Being an employer involves a long list of responsibilities, some more challenging than others, and a typical day can be filled up with tasks to do, and deadlines to meet. This process can be compounded when unemployment claims start to arrive, and many experienced employers will know only too well that unemployment claims management can be a tedious and time-consuming challenge. Here’s all you need to know about it.
What Exactly Is an Unemployment Claim?
An unemployment claim is basically a notice that an employee can file in order to receive unemployment insurance benefits after being laid off from their job. Unemployment insurance allows people to receive financial aid when they aren’t working due to reasons beyond their control, for example, if they lost their job due to a company closing down or downsizing.
UI payments can be calculated in accordance with the applicant’s regular income over a yearly period. They can usually be claimed for up to six months after the person left the company, or until they get a new job elsewhere. Since you pay FUTA and SUTA tax for your employees, you’ll technically be the one paying for their unemployment benefits via taxes, and the more unemployment claims get approved, the more you’ll pay in those taxes.
What Happens When an Unemployment Claim Is Made?
When a former worker decides to make an unemployment claim, they’ll proceed via a state unemployment agency, and you’ll receive a notice of their claim, along with a demand to verify their reason for not being employed. This is known as a ‘Notice of Unemployment Insurance Claim Filed’ and takes the place of a form that can be filled in with information on your employee.
How Should I Respond?
There are two main responses you can take to an unemployment claim, and the one you choose will depend on whether you’re happy to accept the claim or you want to contest it. Below, we’ll cover these possible responses in detail.
If you decide that you do not want to contest the unemployment claim, presumably because the employee is rightful in their claim, the process is actually quite simple. You don’t really need to take any further action, aside from providing the necessary information to verify the former worker’s claims.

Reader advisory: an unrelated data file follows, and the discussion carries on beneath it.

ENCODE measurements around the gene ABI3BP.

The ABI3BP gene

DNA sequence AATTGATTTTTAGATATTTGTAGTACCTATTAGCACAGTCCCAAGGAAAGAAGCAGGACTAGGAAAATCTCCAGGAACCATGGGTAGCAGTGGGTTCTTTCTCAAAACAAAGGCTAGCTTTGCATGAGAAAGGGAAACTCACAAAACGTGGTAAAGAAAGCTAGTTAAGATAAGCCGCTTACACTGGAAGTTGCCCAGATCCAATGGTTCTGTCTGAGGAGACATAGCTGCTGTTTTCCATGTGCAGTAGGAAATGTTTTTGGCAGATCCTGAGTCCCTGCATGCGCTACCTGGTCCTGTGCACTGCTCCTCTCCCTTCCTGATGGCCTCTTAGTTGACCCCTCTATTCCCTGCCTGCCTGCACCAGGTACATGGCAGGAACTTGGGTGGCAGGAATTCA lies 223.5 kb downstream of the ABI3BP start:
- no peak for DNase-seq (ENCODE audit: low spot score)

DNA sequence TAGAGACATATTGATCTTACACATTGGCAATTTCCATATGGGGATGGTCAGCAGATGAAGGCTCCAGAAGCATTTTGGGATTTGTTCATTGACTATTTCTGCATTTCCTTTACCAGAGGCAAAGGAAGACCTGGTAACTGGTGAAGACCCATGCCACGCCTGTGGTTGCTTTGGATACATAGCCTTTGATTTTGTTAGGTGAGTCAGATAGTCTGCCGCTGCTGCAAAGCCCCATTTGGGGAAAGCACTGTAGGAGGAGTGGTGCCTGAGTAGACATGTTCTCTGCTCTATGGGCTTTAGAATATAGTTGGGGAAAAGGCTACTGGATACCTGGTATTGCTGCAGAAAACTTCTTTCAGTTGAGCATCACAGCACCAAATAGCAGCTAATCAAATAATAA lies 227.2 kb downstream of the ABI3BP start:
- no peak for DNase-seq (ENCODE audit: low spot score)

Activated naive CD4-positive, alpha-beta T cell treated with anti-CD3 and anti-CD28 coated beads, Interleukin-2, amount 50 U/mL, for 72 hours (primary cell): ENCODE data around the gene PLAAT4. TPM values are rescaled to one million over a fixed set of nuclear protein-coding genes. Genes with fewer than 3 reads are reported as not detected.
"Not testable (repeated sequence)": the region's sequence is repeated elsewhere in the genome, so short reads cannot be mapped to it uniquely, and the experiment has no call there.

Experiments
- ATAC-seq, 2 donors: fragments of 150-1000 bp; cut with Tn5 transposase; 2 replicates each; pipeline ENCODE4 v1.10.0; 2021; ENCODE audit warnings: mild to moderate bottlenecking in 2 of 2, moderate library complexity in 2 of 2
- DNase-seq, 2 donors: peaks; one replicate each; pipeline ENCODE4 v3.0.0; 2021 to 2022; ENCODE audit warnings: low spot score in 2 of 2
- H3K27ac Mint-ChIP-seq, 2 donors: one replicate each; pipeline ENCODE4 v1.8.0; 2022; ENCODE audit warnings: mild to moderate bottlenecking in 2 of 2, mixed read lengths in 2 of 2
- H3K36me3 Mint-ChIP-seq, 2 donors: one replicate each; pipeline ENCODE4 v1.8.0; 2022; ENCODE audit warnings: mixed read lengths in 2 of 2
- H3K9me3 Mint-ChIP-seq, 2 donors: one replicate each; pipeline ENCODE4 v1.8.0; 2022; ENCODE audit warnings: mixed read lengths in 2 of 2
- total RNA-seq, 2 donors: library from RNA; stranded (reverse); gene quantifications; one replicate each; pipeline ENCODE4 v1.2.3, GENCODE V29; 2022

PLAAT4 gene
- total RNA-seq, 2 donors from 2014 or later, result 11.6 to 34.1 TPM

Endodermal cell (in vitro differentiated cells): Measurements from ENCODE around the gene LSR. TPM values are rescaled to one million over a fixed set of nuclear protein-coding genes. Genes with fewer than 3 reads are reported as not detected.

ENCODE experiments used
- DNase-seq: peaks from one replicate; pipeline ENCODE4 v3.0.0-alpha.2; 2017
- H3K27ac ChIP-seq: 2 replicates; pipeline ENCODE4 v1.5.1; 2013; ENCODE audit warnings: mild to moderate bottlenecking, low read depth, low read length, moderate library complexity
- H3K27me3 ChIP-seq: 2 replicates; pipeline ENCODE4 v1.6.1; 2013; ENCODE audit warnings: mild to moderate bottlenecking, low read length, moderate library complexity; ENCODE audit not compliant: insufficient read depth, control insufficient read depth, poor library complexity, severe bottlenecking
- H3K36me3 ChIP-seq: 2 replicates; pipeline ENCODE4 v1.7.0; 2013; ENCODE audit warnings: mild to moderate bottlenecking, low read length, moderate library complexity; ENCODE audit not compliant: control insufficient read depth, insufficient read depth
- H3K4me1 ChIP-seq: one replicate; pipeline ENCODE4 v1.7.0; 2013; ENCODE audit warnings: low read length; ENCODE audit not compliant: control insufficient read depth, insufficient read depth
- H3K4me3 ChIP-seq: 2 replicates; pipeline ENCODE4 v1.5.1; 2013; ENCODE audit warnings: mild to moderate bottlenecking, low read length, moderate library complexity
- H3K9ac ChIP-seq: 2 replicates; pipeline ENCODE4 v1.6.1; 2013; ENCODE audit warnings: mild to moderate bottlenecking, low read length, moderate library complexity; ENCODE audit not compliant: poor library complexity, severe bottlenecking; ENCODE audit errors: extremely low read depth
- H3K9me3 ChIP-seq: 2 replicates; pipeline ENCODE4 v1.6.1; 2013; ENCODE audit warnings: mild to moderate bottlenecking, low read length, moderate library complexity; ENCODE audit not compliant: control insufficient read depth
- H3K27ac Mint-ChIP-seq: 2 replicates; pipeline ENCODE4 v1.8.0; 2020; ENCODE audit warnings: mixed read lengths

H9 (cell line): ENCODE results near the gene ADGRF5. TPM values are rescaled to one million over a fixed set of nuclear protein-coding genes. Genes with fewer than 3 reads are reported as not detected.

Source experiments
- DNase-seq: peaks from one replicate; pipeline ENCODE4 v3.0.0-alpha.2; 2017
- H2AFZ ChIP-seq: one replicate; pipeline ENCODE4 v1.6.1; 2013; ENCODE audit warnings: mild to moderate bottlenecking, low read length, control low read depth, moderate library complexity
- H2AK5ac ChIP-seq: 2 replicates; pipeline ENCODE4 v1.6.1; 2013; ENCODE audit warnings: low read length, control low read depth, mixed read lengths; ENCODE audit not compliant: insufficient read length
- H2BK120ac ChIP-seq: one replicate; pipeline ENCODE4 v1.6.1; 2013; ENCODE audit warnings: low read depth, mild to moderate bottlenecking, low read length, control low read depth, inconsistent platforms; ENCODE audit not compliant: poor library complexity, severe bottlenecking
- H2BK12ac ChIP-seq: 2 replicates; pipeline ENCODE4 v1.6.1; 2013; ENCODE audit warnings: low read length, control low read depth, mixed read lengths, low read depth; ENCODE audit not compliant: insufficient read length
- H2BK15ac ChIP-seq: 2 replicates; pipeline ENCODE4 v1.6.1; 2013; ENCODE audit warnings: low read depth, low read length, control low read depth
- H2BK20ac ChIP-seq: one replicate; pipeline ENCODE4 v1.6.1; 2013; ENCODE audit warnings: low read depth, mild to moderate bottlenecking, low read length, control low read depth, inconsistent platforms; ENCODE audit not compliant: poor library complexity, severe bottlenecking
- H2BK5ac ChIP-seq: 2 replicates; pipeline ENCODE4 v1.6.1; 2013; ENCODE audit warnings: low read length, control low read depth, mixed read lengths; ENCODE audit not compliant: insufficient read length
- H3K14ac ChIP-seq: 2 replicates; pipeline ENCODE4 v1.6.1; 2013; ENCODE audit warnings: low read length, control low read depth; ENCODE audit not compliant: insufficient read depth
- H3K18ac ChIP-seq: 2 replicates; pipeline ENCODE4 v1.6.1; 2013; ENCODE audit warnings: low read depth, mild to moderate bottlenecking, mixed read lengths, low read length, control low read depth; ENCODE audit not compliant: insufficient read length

This can be the right option to take if your former employee has legitimate reasons to make a claim, like if they were laid off by you due to a lack of work, financial issues, or for some other reason that wasn’t their fault.
In certain cases, you may wish to contest the unemployment claim and argue that it has been made unfairly. This can take some time and effort on your part, but it can result in a more satisfying conclusion for you in the long run, as you won’t have to pay out for the individual’s unemployment benefits.
Some possible reasons for a contested claim could be that the worker was fired for misconduct, they quit to take a job elsewhere which then fell through, they have provided false information on their claim form, or they were an independent contractor and technically did not have employee-level status at your business. If you wish to contest a claim, you’ll need to respond to the state unemployment department upon receiving the original notice. Usually, you don’t have long to do this (10 days, on average), so it’s important to act fast.
You’ll need to put together proof of your argument to contest the claim, getting as much evidence as you can to show why the employee was terminated, what their job title was, when they were employed, what their status was, some details about your business that are relevant to the situation, and so on. This is where keeping payroll records can be so useful. If an employee was fired due to misconduct, for instance, you can provide evidence to support this in terms of HR notices, warnings, meeting notes, and so on.
From there, after submitting your information, you may get invited to a hearing and the state will ultimately make a decision. You’ll get a letter informing you of this decision, and again, you’ll have a right to appeal the decision, along with the former employee. If it goes even further, individuals can make wrongful termination lawsuits, which could cause a lot of legal and financial drama, so it’s important to be sure you’ve got a good argument and are in the right before contesting a claim.
Dealing with unemployment claims can seem like a real headache, but as long as you know what you’re doing and take a fair approach to every claim, the process can go quite smoothly in many cases.
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